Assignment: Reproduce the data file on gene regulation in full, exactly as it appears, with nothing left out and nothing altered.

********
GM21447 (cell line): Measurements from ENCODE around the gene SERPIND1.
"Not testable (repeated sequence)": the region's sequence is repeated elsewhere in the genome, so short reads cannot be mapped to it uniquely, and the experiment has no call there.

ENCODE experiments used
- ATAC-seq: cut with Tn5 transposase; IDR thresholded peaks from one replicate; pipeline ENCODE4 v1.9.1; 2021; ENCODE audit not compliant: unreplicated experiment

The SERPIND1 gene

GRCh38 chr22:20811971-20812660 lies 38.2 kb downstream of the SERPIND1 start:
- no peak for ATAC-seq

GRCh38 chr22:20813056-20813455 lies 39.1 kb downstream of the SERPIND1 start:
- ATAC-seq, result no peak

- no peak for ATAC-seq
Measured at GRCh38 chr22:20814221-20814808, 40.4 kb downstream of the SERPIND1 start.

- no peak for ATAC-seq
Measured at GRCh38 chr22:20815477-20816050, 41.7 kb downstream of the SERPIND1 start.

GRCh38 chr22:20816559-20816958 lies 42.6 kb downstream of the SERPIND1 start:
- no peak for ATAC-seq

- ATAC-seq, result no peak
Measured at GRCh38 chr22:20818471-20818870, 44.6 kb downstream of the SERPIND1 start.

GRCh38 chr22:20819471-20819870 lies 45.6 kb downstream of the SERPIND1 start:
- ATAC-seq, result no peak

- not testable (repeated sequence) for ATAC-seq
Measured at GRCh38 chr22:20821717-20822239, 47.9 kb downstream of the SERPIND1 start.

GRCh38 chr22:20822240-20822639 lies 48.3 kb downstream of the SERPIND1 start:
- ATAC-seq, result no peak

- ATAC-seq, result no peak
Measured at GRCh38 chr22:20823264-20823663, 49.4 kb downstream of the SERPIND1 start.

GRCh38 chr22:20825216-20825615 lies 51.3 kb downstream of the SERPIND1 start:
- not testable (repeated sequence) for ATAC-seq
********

GM21447 (cell line): Measurements from ENCODE around the gene SERPIND1.
"Not testable (repeated sequence)": the region's sequence is repeated elsewhere in the genome, so short reads cannot be mapped to it uniquely, and the experiment has no call there.

ENCODE experiments used
- ATAC-seq: cut with Tn5 transposase; IDR thresholded peaks from one replicate; pipeline ENCODE4 v1.9.1; 2021; ENCODE audit not compliant: unreplicated experiment

The SERPIND1 gene

GRCh38 chr22:20811971-20812660 lies 38.2 kb downstream of the SERPIND1 start:
- no peak for ATAC-seq

GRCh38 chr22:20813056-20813455 lies 39.1 kb downstream of the SERPIND1 start:
- ATAC-seq, result no peak

- no peak for ATAC-seq
Measured at GRCh38 chr22:20814221-20814808, 40.4 kb downstream of the SERPIND1 start.

- no peak for ATAC-seq
Measured at GRCh38 chr22:20815477-20816050, 41.7 kb downstream of the SERPIND1 start.

GRCh38 chr22:20816559-20816958 lies 42.6 kb downstream of the SERPIND1 start:
- no peak for ATAC-seq

- ATAC-seq, result no peak
Measured at GRCh38 chr22:20818471-20818870, 44.6 kb downstream of the SERPIND1 start.

GRCh38 chr22:20819471-20819870 lies 45.6 kb downstream of the SERPIND1 start:
- ATAC-seq, result no peak

- not testable (repeated sequence) for ATAC-seq
Measured at GRCh38 chr22:20821717-20822239, 47.9 kb downstream of the SERPIND1 start.

GRCh38 chr22:20822240-20822639 lies 48.3 kb downstream of the SERPIND1 start:
- ATAC-seq, result no peak

- ATAC-seq, result no peak
Measured at GRCh38 chr22:20823264-20823663, 49.4 kb downstream of the SERPIND1 start.

GRCh38 chr22:20825216-20825615 lies 51.3 kb downstream of the SERPIND1 start:
- not testable (repeated sequence) for ATAC-seq